A competitive approach to airline revenue management
Author(s)D'Huart, Olivier (Olivier Edouard Marie)
Massachusetts Institute of Technology. Dept. of Civil and Environmental Engineering.
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Since the 1980s, the airline industry has seen two major changes: Deregulation, which led to an increase in competition, and the development of revenue management systems. Paradoxically the revenue management models used have not incorporated many competitive considerations. In this thesis we study the interactions between existing airline revenue management systems in competitive markets. We use the Passenger Origin Destination Simulator (PODS) for simulations. After a review of the past research on such interactions, we develop our own model and use simulations to identify and measure the extent to which revenue management systems of competing airlines affect each other. The model introduced highlights the importance of spill-of-demand between airlines. We show that with current revenue management practice, a legacy carrier should be less sensitive than a low-cost carrier to revenue management competitive interactions. As compared to an equivalent monopoly, an airline oligopoly tends to allocate more seats to high-fare passengers and fewer seats to low-fare passengers. With steady demand distributions, an airline's expected revenues are a decreasing function of the seat capacity allocated by its competitors to high-fare passengers. Existing revenue management systems react to competitor moves automatically only if a change in the seat allocation rule by an airline occurs over a large enough number of successive departures to be detected by forecasters. We then suggest how to improve revenue management based on the interactions identified. With steady demands, if a competitor increases (respectively decreases) its seat allocation for high-fare passengers, the best response to optimize revenues on the short-term is to decrease (respectively increase) seat allocation for high-fare passengers. We also show that the use of EMSRb-optimization by competitors results in a near-optimum competitive equilibrium, and a near-optimum cooperative equilibrium if airlines do not share revenues. Rarely can competitive interactions justify an airline to override the EMSRb seat-allocation rule to optimize revenues. Last, we introduce LOCO-based Forecast Multiplication, a heuristic forecast adjustment made in response to the current seat availability of the competitors that can increase an airline's revenues substantially.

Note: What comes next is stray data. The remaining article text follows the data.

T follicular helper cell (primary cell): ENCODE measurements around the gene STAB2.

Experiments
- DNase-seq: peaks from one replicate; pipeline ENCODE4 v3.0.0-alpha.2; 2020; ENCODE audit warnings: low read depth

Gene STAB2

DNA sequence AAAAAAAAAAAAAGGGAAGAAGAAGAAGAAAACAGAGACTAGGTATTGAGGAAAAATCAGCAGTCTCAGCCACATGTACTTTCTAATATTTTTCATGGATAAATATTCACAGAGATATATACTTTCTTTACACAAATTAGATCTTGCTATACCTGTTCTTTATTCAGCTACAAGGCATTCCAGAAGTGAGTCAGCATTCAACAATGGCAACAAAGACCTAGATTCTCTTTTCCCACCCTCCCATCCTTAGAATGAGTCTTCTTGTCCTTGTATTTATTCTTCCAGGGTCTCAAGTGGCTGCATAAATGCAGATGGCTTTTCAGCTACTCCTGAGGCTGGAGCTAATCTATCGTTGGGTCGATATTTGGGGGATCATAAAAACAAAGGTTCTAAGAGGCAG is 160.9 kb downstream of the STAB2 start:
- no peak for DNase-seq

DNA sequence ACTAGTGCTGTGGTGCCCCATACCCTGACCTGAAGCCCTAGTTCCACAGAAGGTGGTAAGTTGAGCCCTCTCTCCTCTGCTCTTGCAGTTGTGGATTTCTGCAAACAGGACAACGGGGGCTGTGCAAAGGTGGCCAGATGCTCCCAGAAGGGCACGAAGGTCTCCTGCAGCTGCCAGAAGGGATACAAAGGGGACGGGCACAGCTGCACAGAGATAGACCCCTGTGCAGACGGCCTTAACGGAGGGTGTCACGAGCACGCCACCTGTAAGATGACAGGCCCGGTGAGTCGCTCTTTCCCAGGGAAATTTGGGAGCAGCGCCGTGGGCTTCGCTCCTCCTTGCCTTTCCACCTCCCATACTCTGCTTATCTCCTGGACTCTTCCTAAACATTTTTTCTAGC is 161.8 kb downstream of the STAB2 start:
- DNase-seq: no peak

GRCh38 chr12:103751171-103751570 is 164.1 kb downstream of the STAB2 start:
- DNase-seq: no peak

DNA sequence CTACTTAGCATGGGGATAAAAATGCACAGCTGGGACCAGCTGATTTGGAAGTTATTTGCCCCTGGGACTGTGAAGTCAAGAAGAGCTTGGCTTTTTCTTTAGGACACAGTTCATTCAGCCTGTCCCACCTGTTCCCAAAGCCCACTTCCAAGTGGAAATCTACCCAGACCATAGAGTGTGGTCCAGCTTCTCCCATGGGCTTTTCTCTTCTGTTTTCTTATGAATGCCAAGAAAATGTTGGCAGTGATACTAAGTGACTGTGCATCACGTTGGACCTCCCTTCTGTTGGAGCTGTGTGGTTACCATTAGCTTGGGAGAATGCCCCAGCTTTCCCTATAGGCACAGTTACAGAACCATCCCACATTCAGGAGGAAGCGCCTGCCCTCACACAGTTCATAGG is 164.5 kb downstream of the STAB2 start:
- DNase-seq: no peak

Thesis (S.M. in Transportation)--Massachusetts Institute of Technology, Dept. of Civil and Environmental Engineering, 2010.This electronic version was submitted by the student author. The certified thesis is available in the Institute Archives and Special Collections.Cataloged from student-submitted PDF version of thesis. Page 140 blank.Includes bibliographical references (p. 137-139).
DepartmentMassachusetts Institute of Technology. Department of Civil and Environmental Engineering
Massachusetts Institute of Technology
Civil and Environmental Engineering.